What is site-based or school-based management?
Site-based or school-based management shifts decision making authority from the central office to the schools. It reverses a trend, evident at least since the mid - 1960's, to try to improve school performance through general-purpose instructures of public policy - regulation, mandate, enforcement, and legal action. According to the theory of site-based management, all decisions of educational consequence are to be made at the school and none may be compelled by regulation in the district. In practice however, it may be understood as a relative term, i.e., as an increase in the number or importance of decisions made at the school level.
1. Under the concept
the principal as a site manager,
the principal as the site manager was reinforced by the school
2. Under the philosophy of lay control, parents control site policy because they are the consumers and care most deeply about policies at schools their children attend. Parent school-site councils deliberate and decide on school level policy.
3. Under school-site policymaking by teachers, teachers form a school-site senate and allocate funds and personnel as well as decide instructional issues. School-site policymaking by teachers also enhances the professional image and self-concept of teachers.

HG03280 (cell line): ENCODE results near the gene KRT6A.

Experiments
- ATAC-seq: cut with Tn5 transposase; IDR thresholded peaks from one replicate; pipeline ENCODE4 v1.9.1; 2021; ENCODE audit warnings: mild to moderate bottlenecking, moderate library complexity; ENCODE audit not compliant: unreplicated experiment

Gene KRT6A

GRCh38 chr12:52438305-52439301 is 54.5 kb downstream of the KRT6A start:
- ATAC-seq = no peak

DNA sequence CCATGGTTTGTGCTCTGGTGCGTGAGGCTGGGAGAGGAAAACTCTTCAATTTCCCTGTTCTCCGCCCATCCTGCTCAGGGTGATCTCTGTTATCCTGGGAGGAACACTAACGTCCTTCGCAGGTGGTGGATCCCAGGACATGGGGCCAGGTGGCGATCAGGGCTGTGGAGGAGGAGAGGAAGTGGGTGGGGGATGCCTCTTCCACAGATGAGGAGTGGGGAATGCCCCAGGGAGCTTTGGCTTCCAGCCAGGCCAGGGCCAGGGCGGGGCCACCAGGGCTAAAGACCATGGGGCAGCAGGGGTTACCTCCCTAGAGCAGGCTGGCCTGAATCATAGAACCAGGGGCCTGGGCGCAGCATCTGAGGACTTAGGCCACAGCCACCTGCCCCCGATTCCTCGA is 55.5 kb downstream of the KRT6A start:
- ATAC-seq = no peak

4. Under a philosophy of parity, no one party should control the school entirely. Teachers, administration, and parents should have parity on a school-site council that reaches agreement through bargaining and coalitions. At the high school level, students may be included. All factors deserve a place at the table, and the best arguments should prevail.
Copyright 2010 PACE / Project Appleseed, the National Campaign for Public School Improvement, a 501 (c) (3) Nonprofit All Rights Reserved.
Copyright © 2010 Project Appleseed - All Rights Reserved